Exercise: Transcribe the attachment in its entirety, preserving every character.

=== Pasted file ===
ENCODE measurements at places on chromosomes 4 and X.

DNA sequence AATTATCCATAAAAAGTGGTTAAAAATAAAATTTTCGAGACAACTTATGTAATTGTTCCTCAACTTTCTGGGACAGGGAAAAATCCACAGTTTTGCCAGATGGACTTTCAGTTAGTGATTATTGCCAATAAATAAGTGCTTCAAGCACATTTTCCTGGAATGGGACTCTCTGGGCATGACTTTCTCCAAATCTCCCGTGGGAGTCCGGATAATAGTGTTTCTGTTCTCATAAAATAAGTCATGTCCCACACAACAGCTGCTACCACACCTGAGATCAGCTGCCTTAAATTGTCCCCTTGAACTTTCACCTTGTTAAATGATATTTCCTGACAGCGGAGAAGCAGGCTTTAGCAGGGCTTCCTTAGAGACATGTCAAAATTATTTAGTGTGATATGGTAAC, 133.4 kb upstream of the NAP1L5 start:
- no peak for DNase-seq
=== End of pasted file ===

ENCODE measurements at places on chromosomes 4 and X.

DNA sequence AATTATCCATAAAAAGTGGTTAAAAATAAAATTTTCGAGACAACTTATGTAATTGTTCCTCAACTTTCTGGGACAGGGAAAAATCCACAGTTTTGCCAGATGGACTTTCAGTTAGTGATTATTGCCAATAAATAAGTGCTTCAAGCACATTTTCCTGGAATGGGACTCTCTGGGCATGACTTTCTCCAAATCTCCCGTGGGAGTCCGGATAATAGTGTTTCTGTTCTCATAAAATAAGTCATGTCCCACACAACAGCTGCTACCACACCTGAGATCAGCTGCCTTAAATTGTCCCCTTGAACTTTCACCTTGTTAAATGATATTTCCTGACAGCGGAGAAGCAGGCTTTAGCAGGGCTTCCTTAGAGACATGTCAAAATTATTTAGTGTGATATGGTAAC, 133.4 kb upstream of the NAP1L5 start:
- no peak for DNase-seq